So how did it turn out? The government basically lost. You can’t do that. I explained the details of the case here (I think they’re interesting).

The PSLF program is an entitlement. Entitlements are hard to change and hard to get rid of, and you can’t simply pull the rug out from under folks who made decisions based on you holding up your end of the bargain.

So, with that long preamble, I’d like to answer the question at the title of this post:

Will I qualify for PSLF?

I’ll answer with another question:

Well, are you doing the things that it says on literally every single document that you need to do?

Then yes!

After a 10+ year boondoggle of administrative suffering, you too can enjoy your free money.

You need:

  • Qualifying loans (Direct, not FFEL)
  • Qualifying repayment plan (REPAYE, PAYE, IBR, ICR, or 10-year Standard)
  • Qualifying full-time employment (Government or 501(c)(3) non-profit are the most straightforward)
  • 120 on-time monthly payments

That’s it.

You don’t need to wonder; you should know at every point during the process. If you have any doubts, keep submitting those employment certification forms to FedLoan. If there’s an unanticipated problem, you can find out within months. Unless you’re trying to get a non-501(c)(3) non-profit job approved (like in that lawsuit), there really shouldn’t be any question.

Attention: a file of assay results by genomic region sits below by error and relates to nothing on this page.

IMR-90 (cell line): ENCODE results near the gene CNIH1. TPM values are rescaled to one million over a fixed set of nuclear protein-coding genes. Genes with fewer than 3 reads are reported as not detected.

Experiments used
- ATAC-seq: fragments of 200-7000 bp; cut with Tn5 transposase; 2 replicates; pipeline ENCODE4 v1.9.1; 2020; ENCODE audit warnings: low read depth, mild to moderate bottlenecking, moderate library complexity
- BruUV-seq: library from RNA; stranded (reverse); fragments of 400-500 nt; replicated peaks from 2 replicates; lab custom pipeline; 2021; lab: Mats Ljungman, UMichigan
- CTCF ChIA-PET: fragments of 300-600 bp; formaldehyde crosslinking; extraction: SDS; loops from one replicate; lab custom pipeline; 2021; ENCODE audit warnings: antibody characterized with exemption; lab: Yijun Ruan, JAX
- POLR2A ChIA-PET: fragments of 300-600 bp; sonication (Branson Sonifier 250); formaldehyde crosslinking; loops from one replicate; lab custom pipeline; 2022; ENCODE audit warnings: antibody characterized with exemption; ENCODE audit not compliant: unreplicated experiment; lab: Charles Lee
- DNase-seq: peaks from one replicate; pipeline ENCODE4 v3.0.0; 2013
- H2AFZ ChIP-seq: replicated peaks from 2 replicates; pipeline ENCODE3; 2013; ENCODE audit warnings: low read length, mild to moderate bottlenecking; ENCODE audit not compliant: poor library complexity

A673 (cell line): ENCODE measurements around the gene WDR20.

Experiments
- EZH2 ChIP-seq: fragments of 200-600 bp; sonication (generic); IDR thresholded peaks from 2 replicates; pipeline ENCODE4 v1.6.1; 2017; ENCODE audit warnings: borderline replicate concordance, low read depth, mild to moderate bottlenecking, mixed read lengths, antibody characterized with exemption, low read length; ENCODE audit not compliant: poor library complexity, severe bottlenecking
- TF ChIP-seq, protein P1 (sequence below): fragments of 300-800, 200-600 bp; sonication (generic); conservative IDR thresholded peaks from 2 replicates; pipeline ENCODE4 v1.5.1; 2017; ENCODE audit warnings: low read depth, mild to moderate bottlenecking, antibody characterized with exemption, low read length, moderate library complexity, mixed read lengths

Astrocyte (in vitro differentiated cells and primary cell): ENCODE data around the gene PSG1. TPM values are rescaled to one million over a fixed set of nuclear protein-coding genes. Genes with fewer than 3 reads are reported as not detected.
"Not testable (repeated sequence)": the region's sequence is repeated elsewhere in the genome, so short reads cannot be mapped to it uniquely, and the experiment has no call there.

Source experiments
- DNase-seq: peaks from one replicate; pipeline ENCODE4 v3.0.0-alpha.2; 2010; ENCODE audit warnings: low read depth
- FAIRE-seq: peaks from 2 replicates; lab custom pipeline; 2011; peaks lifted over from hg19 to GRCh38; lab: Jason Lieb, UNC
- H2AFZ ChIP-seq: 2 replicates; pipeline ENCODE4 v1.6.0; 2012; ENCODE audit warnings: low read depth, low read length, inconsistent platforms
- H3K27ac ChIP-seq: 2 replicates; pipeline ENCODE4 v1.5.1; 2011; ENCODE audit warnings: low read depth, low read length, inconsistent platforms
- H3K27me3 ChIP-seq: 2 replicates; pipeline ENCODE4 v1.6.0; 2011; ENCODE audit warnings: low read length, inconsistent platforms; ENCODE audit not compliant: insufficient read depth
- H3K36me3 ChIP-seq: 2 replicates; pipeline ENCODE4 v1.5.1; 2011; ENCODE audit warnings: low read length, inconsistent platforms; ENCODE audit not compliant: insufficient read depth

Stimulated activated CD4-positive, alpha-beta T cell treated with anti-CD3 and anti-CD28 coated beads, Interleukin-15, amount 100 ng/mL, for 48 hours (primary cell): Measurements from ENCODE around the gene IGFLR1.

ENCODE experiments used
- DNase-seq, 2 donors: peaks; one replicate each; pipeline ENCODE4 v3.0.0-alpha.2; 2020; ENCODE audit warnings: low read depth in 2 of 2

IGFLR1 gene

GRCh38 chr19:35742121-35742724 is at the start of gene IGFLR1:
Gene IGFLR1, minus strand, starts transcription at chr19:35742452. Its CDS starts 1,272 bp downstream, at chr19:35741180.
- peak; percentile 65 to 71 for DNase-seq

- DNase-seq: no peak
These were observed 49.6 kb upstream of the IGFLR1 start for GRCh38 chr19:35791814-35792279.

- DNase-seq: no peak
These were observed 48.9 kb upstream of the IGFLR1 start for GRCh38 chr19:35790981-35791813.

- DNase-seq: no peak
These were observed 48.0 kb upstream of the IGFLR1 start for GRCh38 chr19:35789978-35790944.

Yes, FedLoan can be terrible. And yes, sometimes you need to submit a CFPB complaint to get those manual payment recounts done when it seems that basic arithmetic is beyond their reach. No one said the process was pleasant.

But at this point, no one else needs to be surprised after a decade.

Talking Student Loans with SLP

I was on the Student Loan Planner podcast with Travis Hornsby this week dispelling myths and getting into the weeds on student loan loopholes. Good times, and we discuss some really good tips. Check it out.

In related news, I made my usual periodic updates to my definitive, comprehensive, and completely free student loan books as well, so now’s a great time to get a Hanukkah present from me and get up to speed on taking care of that brain mortgage.

I’m obviously a firm believer that people should self-educate about this stuff (and all personal finance), even if they plan to hire a professional. And I think anyone can do it themselves if they put some time in. I don’t do “recommended advisor” pages around here, but I do send folks who need or want professional help to Travis, because we’ve been internet friends for years and he’s one of the few people in the industry that consistently knows his stuff (and he gives my readers an extra 6 months of follow-up questions when they hire him).

If you’re getting free advice about loans over a steak dinner, that advice is almost certainly wrong.

Thought Experiment: Borrow a Direct Loan as soon as possible in order to secure the possibility of PSLF